A Circle of Quiet (Crosswicks Journal Series #1)

A Circle of Quiet (Crosswicks Journal Series #1)

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by Madeleine L'Engle

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This journal shares fruitful reflections on life and career prompted by the author's visit to her personal place of retreat near her country home. See more details below


This journal shares fruitful reflections on life and career prompted by the author's visit to her personal place of retreat near her country home.

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"Fans will enjoy meeting the people, the cultural passions, the real-life situations that are transformed into loving husbands, large happy families, artistic adolescents, prescient children, and illuminating vignettes in L'Engle's books." -The New York Times Book Review

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HarperCollins Publishers
Publication date:
Crosswicks Journal Series, #1

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Chapter One

We are four generations under one roof this summer, from infant Charlotte to almost-ninety Great-grandmother. This is a situation which is getting rarer and rarer in this day and age when families are divided by large distances and small dwellings. Josephine and Alan and the babies come from England; Great-grandmother from the Deep South; Hugh and I and our younger children, from New York; and our assorted "adopted" children from as far afield as Mexico and as close as across the road; all to be together in Crosswicks, our big, old-fashioned New England farmhouse. It's an ancient house by American standards — well over two hundred years old. It still seems old to me, although Josephine and Alan, in Lincoln, live close by the oldest inhabited house in Europe, built in the eleven-hundreds.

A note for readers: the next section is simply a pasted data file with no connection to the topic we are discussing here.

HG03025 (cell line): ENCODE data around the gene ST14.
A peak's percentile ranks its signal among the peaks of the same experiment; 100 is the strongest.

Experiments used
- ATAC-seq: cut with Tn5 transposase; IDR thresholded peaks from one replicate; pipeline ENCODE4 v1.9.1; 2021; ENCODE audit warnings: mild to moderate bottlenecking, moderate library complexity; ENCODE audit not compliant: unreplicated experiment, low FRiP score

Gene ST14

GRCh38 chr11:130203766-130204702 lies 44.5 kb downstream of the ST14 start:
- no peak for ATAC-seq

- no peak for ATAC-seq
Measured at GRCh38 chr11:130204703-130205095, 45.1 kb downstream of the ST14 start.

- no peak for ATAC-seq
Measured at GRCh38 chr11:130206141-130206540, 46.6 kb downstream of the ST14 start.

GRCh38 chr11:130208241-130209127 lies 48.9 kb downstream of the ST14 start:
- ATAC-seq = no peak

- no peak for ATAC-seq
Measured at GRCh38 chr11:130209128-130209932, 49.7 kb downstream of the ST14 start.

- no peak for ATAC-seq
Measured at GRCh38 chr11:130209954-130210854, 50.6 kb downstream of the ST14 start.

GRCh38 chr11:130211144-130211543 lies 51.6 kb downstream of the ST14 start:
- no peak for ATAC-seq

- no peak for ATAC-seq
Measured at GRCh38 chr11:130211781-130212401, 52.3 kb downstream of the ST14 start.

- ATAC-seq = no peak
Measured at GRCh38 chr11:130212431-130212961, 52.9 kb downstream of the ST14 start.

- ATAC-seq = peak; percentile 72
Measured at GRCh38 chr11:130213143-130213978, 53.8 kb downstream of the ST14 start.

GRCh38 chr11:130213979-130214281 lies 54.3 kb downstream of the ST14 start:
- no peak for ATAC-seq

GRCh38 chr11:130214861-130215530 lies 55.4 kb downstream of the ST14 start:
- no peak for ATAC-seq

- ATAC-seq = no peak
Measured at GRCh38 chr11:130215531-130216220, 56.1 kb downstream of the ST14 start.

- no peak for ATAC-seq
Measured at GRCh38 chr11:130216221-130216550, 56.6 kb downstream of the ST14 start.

When our children were little and we lived in Crosswicks year round, they liked to count things. They started to count the books, but stopped after they got to three thousand. They also counted beds, and figured that as long as all the double beds held two people, we could sleep twenty-one; that, of course, included the attic. We are using the attic this summer, though we haven't yet slept twenty-one. A lot of the time it is twelve, and even more to feed. Cooking is the only part of housekeeping I manage with any grace; it's something like writing a book: you look in the refrigerator and see what's there, choose all the ingredients you need, and a few your husband thinks you don't need, and put them all together to concoct a dish. Vacuum cleaners are simply something more for me to trip over; and a kitchen floor, no matterhow grubby, looks better before I wax it. The sight of a meal's worth of dirty dishes, pots, and pans makes me want to run in the other direction. Every so often I need out; something will throw me into total disproportion, and I have to get away from everybody — away from all these people I love most in the world — in order to regain a sense of proportion.